Recent, Kai-Fu Lee wrote an op-ed piece in the New York Times titled, “The Real Threat of Artificial Intelligence.” It’s an interesting piece because it names the types of job likely to be lost as A.I. continues its rapid development. My limited experience with A.I., in the form of learning the Python programming language, leads me to agree with Kai-Fu Lee about the coming changes. Robotics in US manufacturing is only the tip of the iceberg in terms of changing employment and potential job losses. What A.I. represents is a far more sweeping change.
As a scholar of religion interested in Bible and government, I have three initial responses to the changes A.I. may bring about. First, are we seeing the emergence of a new governing rationality? This is a rather precise and philosophical question. What I mean is, what is the meta-idea governing human behavior (including governments, institutions, policies, and the like) that is made possible because of A.I. and digital technologies? My colleague at the University of Denver, Dr. Thomas Nail, recently told me some philosophers are discussing whether or not information represents a new governing idea in Western society (following after the ideas of sovereignty, discipline, and biopower, at least as Michel Foucault identified these ideas). Does information amass and coordinate a host of other technologies and processes that shape institutions, architecture, personal behaviors? This is an interesting suggestion. Perhaps it helps us gain some critical, analytical perspective on the world today and how it is changing.
Second, what are the employment possibilities yet to emerge in this digital age? Jobs will be lost, replaced by computers using A.I., but what else will be needed in the future? Kai-Fu Lee points to “service jobs of love,” and this seems quite reasonable. Human interaction requires, well, humans. But beyond that, I suspect most cannot yet really predict with confidence what sorts of jobs will be needed going forward. It’s rather like ancient Israel’s requests for the introduction of kingship (e.g., 1 Sam 8). Did those who asked for this political institution know all the administrative and other positions that would be necessary for the kingship to operate, or could they predict how it would transform society and how people understand themselves and others. I suspect not (biblical texts that warn against sovereignty are not helpful here, since they were written after the rise of the monarchy). Beyond this, how do religion scholars and people who understand themselves as religious or people of faith respond to these changes? For example, should they advocate for universal health care in the US in order to eliminate concerns about where and how people get medical care? Wouldn’t this be a way of attending to the widow, orphan, and poor, as called for so many times in the Bible?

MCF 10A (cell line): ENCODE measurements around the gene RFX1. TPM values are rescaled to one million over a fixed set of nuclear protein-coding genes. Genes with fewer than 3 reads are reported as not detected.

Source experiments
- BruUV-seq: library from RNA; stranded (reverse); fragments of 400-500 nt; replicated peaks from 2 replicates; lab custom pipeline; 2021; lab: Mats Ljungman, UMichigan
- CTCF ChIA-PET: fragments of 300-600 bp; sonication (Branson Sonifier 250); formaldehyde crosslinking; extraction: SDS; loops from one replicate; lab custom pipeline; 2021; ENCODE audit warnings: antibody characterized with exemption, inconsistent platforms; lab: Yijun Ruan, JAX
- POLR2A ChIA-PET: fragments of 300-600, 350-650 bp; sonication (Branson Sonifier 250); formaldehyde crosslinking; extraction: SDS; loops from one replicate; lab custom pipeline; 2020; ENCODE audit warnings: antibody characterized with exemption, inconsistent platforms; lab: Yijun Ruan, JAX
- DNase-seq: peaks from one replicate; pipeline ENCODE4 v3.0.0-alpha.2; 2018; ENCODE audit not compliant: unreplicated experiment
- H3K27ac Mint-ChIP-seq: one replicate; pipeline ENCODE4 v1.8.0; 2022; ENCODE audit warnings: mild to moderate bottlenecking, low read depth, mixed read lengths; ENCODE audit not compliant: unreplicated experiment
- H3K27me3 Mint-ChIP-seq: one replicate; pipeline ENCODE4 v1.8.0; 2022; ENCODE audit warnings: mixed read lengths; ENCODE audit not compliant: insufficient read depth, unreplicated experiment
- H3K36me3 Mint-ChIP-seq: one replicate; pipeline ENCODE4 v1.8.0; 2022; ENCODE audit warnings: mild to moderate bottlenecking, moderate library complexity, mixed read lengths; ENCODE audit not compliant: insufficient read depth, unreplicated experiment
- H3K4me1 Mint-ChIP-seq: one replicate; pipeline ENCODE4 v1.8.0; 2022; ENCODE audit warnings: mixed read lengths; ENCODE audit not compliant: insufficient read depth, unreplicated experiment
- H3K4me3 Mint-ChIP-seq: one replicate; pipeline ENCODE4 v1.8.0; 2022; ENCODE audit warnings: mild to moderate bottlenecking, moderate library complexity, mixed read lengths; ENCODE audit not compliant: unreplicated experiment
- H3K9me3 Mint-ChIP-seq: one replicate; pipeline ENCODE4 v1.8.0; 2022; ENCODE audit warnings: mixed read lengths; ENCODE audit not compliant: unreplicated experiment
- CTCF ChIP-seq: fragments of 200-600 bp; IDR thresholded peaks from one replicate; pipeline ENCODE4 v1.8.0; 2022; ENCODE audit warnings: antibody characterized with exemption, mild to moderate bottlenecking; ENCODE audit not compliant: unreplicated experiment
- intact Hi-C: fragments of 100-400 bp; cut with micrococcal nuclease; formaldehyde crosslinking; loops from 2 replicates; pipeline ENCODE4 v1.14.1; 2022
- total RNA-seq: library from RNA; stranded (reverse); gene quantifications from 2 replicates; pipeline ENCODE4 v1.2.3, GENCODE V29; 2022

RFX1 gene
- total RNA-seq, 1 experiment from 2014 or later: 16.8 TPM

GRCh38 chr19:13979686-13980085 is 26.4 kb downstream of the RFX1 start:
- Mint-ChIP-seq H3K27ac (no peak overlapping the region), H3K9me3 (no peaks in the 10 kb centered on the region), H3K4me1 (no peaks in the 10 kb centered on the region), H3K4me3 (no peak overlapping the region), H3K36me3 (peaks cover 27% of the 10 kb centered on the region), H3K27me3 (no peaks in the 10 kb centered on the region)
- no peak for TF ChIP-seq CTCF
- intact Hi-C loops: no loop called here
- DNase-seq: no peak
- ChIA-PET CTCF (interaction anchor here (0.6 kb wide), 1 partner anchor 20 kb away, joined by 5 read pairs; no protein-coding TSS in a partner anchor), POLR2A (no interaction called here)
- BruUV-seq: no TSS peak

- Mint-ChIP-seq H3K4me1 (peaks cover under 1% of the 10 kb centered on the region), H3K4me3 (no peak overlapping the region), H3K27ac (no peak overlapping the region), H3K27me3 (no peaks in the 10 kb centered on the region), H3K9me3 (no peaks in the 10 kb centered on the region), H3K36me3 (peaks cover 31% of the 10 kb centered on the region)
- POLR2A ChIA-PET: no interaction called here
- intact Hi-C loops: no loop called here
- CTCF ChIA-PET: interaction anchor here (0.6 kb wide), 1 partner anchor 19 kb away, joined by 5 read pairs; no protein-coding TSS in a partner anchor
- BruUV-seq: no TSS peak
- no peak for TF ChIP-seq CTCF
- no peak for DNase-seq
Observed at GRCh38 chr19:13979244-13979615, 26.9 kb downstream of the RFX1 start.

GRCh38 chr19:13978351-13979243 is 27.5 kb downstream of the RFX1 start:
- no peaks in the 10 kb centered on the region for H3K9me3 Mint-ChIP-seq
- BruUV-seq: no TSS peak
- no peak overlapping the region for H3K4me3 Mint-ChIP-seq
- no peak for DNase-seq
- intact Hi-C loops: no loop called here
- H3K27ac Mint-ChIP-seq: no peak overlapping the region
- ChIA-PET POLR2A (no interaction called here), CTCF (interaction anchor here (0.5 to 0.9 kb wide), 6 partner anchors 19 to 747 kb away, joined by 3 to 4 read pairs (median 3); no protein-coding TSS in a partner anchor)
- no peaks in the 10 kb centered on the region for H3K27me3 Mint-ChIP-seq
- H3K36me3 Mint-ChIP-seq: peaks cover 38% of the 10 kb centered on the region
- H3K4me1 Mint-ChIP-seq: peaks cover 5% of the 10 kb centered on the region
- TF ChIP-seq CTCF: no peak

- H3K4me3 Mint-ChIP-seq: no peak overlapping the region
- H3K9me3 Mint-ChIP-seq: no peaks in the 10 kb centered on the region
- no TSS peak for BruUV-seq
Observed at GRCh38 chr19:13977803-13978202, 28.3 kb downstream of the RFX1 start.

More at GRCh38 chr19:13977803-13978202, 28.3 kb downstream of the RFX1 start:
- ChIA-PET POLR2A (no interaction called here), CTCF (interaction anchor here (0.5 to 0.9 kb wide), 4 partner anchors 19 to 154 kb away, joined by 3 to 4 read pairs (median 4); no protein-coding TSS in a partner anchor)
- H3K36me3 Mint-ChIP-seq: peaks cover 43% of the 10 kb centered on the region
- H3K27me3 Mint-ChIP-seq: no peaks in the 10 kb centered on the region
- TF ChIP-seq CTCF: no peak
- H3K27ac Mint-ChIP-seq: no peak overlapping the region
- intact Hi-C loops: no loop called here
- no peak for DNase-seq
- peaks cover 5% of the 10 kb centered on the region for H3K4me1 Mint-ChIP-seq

Finally, if Kai-Fu Lee is correct in suggesting those countries and economies that are not centers of A.I. (i.e., not China or the US) could end up becoming economically dependent on China or the US, what sort of governing international structure is this? The book of Deuteronomy is widely-acknowledged by biblical scholars to have the literary form of a suzerainty treaty. These ancient treaties, used in international relations, formalized relations between a dominant and a weaker power. The terms are dictated by the dominant king;the weaker king had little option but to accept them or be deposed.For those people and communities in the US who claim the Bible is authoritative, what will they make of such arrangements if they materialize? This makes the US the suzerain or dominant king, that is, the hated, oppressive party in the relationship, the party opposed to the well-being of the weaker power (at least from the perspective of the biblical writers; cf. Isaiah, Jeremiah, Ezekiel, etc.). If the Bible is canon, that is, the rule of faith and life, and it speaks to life today, then what does it say about such relationships? How will US Christians, for example, manage their identities as suzerains rather than as the oppressed? Probably quite well, since few will recognize what role the US plays in the world, and because US Christians are so accustomed to identifying with down-trodden Israel (I find this to be the case for both conservatives and liberals). What, then, of the claim to view the Bible as authoritative in some way? What does it mean to say it is authoritative for individuals and communities? In what way is it authoritative? Only insofar as it permits us to justify, theologically, whoever and whatever we are? What sort of governing rationality makes this possible?